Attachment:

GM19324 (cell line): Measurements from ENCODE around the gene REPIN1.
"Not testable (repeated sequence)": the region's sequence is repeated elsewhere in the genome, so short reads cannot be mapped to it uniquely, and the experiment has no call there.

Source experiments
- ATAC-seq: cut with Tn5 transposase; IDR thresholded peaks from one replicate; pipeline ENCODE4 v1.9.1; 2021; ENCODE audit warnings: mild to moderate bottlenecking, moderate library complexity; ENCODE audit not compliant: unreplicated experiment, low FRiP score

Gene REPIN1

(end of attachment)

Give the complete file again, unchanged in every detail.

GM19324 (cell line): Measurements from ENCODE around the gene REPIN1.
"Not testable (repeated sequence)": the region's sequence is repeated elsewhere in the genome, so short reads cannot be mapped to it uniquely, and the experiment has no call there.

Source experiments
- ATAC-seq: cut with Tn5 transposase; IDR thresholded peaks from one replicate; pipeline ENCODE4 v1.9.1; 2021; ENCODE audit warnings: mild to moderate bottlenecking, moderate library complexity; ENCODE audit not compliant: unreplicated experiment, low FRiP score

Gene REPIN1